And the Italian is also being linked with a return to his home country, with Juventus reportedly considering him as a replacement for Massimiliano Allegri and Roma also a potential destination in the Serie A.
But Leboeuf believes it would be a mistake for Chelsea to let Sarri go.
“If Sarri wins the Europa League and they have qualified for the Champions League, he should stay.
“You have to find that stability, like Sir Alex Ferguson and Arsene Wenger, to win lots of trophies.”
Manchester City Chairman Khaldoon Al Mubarak has fired a staunch rebuttal at recent accusations concerning the club’s finances.
In his annual end-of-season interview with the club’s digital channels, Al Mubarak confronted recent comments from La Liga President Javier Tebas and UEFA’s investigations into alleged financial fair play (FFP) irregularities.
Following a story in the New York Times recently, the club responded saying they have ‘comprehensive proof’ of their innocence in regards to FFP, but this did not stop the La Liga chief wading in on the situation.
Tebas accused City, and Ligue 1 outfit Paris Saint-Germain, of damaging European football with state backing which distorts the transfer markets and stretches the game to its financial limits.
Al Mubarak rebuked Tebas’ words, suggesting he should look at La Liga’s history of big spending, and how accusations are more of an attack on the Premier League, driven by its ability to consistently outrank Spain’s top flight.
“He talks about how we distorted the market?” said Al Mubarak. “There is a hypocrisy in this statement that is ironic. Let’s look at the Spanish league, the time of breaking records on player acquisitions, I mean, who started that? Let’s go back to the world records, (Luis) Figo, (Zinedine) Zidane. These huge jumps in transfers, where did they happen? Mr Tebas should look back at the history of that league, and how distortion has happened throughout the ages.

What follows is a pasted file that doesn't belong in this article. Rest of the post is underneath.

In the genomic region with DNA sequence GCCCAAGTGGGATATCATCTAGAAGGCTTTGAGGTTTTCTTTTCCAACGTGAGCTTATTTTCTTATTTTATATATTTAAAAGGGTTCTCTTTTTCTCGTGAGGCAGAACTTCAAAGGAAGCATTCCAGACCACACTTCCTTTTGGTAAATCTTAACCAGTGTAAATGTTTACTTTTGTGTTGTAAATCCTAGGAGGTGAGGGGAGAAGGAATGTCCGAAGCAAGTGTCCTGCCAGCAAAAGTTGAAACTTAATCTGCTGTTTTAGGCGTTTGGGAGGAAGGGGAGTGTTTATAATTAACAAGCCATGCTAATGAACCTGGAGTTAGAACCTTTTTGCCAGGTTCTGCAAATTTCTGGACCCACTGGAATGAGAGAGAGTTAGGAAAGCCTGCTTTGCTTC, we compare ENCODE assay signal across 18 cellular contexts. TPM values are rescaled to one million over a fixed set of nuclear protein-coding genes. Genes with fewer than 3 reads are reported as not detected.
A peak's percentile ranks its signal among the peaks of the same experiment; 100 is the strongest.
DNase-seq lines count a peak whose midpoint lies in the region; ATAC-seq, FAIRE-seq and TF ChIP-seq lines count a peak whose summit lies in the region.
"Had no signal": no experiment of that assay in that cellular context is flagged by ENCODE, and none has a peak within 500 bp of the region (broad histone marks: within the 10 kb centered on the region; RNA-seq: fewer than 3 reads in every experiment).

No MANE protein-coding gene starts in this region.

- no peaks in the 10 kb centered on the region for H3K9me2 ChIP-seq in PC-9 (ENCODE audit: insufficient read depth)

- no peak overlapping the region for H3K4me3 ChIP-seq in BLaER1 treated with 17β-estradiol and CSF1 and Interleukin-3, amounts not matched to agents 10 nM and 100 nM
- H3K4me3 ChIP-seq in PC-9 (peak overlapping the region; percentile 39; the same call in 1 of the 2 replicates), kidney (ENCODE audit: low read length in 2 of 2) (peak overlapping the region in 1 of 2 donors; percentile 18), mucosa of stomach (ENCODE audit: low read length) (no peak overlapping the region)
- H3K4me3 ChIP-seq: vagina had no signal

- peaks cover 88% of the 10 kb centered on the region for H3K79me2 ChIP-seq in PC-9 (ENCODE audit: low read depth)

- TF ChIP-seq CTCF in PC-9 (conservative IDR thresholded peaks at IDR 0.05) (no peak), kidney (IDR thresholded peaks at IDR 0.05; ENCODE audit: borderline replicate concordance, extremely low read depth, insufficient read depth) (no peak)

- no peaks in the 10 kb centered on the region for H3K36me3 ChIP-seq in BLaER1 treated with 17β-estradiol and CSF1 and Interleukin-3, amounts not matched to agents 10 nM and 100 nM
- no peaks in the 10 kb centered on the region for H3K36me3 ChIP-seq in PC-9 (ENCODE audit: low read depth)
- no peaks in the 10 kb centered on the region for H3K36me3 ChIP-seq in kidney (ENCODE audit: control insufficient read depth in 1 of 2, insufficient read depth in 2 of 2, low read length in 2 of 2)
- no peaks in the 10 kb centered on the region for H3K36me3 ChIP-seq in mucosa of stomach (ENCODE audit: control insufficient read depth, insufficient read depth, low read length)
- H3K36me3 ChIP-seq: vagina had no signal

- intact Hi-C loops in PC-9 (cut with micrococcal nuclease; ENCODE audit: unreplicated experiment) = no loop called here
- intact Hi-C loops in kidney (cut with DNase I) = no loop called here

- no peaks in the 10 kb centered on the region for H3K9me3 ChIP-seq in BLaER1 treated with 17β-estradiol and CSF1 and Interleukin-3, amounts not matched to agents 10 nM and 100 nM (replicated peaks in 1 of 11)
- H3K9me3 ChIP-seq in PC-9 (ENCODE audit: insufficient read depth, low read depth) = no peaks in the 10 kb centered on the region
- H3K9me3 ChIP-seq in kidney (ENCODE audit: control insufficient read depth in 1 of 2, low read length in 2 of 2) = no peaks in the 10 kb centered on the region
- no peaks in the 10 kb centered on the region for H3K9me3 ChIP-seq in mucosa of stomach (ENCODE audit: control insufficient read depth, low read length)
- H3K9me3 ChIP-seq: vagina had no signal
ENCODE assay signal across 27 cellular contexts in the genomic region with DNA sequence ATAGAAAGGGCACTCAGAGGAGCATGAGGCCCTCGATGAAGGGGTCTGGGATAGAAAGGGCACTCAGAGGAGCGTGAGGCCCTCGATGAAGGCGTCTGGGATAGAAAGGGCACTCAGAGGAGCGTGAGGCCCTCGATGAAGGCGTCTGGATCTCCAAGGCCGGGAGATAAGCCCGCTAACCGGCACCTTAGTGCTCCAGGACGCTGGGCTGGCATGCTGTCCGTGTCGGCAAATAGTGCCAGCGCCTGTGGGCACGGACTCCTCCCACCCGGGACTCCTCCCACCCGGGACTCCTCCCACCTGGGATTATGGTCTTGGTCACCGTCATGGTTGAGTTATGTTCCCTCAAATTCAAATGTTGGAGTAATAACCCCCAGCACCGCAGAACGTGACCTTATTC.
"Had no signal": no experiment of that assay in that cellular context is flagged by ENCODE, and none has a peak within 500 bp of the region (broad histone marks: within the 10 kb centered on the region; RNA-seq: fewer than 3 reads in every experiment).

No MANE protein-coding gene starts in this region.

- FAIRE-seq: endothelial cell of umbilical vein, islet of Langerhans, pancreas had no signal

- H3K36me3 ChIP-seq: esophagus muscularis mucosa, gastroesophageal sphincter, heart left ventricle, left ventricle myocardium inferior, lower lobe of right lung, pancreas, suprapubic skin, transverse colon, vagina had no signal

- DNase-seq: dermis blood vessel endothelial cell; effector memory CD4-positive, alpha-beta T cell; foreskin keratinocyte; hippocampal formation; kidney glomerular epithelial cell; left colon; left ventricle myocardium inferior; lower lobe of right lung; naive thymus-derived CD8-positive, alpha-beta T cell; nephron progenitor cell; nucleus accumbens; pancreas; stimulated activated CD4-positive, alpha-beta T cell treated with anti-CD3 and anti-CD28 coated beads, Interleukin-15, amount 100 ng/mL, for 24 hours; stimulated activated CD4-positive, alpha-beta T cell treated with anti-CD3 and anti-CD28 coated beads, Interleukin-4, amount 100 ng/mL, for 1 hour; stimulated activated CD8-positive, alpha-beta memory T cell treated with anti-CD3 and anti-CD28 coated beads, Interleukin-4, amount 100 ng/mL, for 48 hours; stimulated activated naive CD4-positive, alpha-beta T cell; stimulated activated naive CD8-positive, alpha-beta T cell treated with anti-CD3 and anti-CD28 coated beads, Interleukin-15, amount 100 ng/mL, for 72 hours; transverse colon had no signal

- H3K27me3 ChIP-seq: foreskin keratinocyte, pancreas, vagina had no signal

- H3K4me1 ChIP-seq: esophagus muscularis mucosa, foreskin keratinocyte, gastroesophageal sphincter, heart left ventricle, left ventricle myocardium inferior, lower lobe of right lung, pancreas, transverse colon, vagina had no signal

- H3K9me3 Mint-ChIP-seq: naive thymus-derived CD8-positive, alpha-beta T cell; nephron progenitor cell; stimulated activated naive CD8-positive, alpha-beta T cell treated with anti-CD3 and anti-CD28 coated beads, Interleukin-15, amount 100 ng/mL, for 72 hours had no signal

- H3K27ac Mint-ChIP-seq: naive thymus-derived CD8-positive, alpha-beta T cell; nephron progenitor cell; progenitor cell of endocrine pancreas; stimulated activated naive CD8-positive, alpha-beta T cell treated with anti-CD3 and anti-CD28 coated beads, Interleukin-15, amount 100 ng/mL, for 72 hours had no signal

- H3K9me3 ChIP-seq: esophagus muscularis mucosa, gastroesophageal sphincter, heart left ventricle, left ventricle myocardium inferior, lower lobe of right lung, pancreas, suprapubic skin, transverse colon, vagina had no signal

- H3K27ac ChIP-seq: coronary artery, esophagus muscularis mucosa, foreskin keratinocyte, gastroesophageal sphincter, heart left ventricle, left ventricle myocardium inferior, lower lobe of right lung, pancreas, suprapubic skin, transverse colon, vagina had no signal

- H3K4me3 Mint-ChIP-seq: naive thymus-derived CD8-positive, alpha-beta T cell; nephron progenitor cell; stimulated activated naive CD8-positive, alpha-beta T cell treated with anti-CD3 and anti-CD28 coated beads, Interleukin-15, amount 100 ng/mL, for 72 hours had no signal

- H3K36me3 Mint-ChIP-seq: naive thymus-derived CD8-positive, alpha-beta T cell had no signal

“I think people with glass homes shouldn’t be throwing rocks.”
He added: “I don’t think it’s just an attack on Manchester City. I think there is a clear attack on the Premier League. Let’s not forget this is the best league in the world. You have four Premier League teams in the two European finals and that’s a fact and that bothers a lot of people in many places.
“We have the best league in the world, we have the most commercial league in the world, the most successful clubs in the world, economically, commercially in terms of global presence, and that’s why this attack is not just on Manchester City, it’s against this league. And I hope people start seeing that and start – I know people don’t want to defend Manchester City – but for God’s sake start defending this league.”
Al Mubarak also suggested other clubs, and leagues, need to hold a mirror up to themselves when it comes to finances.
“I will not accept for this club to be used as a diversionary tactic on poor investment decisions from other clubs. People make decisions, they’ve got to live by them. We’ve managed ourselves well and we will be judged by facts and facts alone,” he explained.
“That’s a fact; we have a a well-managed wage to revenue ratio that compares to some of the best run clubs in his league, La Liga, and frankly in all of European football.”
The UEFA probe into the club was brought to the fore again this month with the New York Times suggesting investigators could recommend a Champions League ban on the Premier League champions. But, Al Mubarak says the club has nothing to be concerned about.
“Am I uncomfortable?” he said. “No. I respect regulatory bodies doing their job and any regulatory process that asks questions. We have to professionally respond which is what we have done. We are dealing with each of these entities as per the process and we have clear answers. I believe, quite comfortably, if the process is going to be judged on facts then unquestionably we will prevail.”